It will be a challenge to keep this promise in the face of an economic meltdown. No doubt global poverty as both a humanitarian and a national security issue will be one of the important questions facing the new administration. Another equally important question will be how to deliver appropriate resources to the bottom of the economic pyramid where it will do the most good, without having it squandered by parochial nepotism and corruption? If the new administration plans to expand present economic development, then MicroVenture Support believes that itd plan to extend and support the existing Microfinance sector may provide the basis of a cost-effective solution strategy.
Presently, there exists no reliable capability to deliver expanded economic development at the lowest level of the economy in poor countries. This is especially true at the micro-business level. It is widely held that small business is the backbone of any vital economy. It is the source of most new jobs, the locus of innovation, and the nursery of future business and industry. Yet strategies to support and expand this sector are lacking.
In most low resource environments much micro-small business activity is suppressed, almost non-existent. Primarily this is because of the absence of supporting infrastructure. In fact, almost all of the SME’s (Small Medium Enterprises) operate within the “informal” economy, pay no taxes, and receive no official support. This is the bottom of the commercial sector. SME’s are the future of the nation; the kindling for the flame of commerce is at the bottom of the commercial pyramid.
If you live in an underdeveloped country and you are not a member of the privileged class, work for the government, or a foreign company, you most likely have no job. When you have no job, you are, by default, an entrepreneur. As a result there are literally millions of poor entrepreneurs in such countries. A ten square meter section of a New Delhi slum probably contains more enterprise, hard work, and innovation than ten square miles in Silicon Valley. The problem is that hard work is not sufficient, nor is raw innovation, or even native intelligence. It requires specie-specific knowledge to run a growing business, to manage a staff, establish supply and value chains. It requires expertise that is unfortunately in short supply in most developing countries.
The provision of investment capital alone will not create a flood of growth businesses, for without knowledge and expertise even a doubling of capital will soon vanish into the open well of poverty. Any grass-roots, community based, economic development strategy will require well structured, implemented, and adequately supported business incubators to help manage the health of the new enterprises and to train, mentor, and nurture their economic and management development. (This concept is similar in structure to the Demming quality centers established in Japan in the 1950’s.)
A hybrid coupling of the Business Center discussed above to the existing and growing micro bank network (Microfinance Institutions) will produce the desired results. MicroVenture Support has developed a comprehensive plan to accomplish this goal. For the last twenty years the poor proprietor has been the focused market for the Microfinance Institution (MFI), these small micro banks which loan exclusively to the poor. Business is good for there are many, many poor people. If one wishes to reach down to the bottom of the pyramid, (BoP) in any country, the MFI is one of the few really credible institutions that can access that level of poverty directly. The MFI loan officers visit every village, every squatter’s community and slum in their quest to make micro loans to the poor, and the poor have proven willing borrowers and reliably creditworthy. Although not well established in every poor country, the MFI is a prospective strategy for acquiring grass roots level access at the Bottom of the Economic Pyramid.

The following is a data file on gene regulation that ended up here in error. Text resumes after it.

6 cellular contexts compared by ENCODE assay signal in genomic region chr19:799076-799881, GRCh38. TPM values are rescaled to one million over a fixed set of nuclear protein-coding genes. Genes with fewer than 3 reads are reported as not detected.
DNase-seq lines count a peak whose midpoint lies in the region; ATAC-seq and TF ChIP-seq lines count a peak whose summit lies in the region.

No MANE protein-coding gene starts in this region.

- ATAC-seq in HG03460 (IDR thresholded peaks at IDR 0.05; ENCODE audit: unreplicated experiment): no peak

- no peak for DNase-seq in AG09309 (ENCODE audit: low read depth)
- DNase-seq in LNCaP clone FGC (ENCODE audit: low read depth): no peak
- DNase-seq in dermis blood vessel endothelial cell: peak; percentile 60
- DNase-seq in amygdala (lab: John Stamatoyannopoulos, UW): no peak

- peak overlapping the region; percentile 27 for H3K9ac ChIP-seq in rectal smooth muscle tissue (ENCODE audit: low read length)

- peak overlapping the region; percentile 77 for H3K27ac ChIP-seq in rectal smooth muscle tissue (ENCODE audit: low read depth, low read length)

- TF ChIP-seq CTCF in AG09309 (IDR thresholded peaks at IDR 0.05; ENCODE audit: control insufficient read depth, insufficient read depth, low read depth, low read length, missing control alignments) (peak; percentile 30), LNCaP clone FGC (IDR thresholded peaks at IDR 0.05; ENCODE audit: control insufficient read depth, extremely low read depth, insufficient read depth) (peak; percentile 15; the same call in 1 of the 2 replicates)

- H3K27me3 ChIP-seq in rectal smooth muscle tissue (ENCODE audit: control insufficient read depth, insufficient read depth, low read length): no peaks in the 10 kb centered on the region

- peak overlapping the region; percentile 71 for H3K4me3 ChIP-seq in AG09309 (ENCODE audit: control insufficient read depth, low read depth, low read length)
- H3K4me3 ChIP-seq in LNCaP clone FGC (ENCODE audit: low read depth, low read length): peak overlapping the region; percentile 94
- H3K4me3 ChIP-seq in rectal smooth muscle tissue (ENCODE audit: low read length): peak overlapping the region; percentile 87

If, as promised on the Obama Transition Team’s website, a two-fold expansion in US economic development is to be directed to the grass-roots level, then a unique conduit exists that could readily be adapted to this purpose. The MFI is an economic pipeline that is not under the control of local officials and is essentially an independent means through which investment in promising SME’s could be directed. Using the MFI as the basis for grass roots economic development is both innovative and practical. The truth is that even though only ten percent of an MFI”s borrowers may, in fact, have the capacity to develop into growth enterprises that will expand and create jobs and prosperity, there is a huge potential market. Even if only one percent of these striving new business reached some level of prosperity and hired only two or three people it would change the economies of whole regions and countries. The possibilities are absolutely endless and the challenge exhilarating.
A most surprising and attractive feature of this proposed strategic initiative is that the funds are not simply grants but loans and investment with significant up-side potential for positive returns. An analysis shows that with an initial recoverable investment of less than five million (USD), a well run program could return ten million in five years and twenty million in ten years. This is an economic aid package even a conservative could love -- a latter day Marshall plan with truly recoverable costs. This would be, “… socially responsible capitalism and a sustainable model for economic development in a time if economic crisis”.
*This is a précis of the full staff paper. It was prepared by MicroVenture Support, Inc.’s Professional Services staff, as part of our Global Social and Economic Justice Development Initiative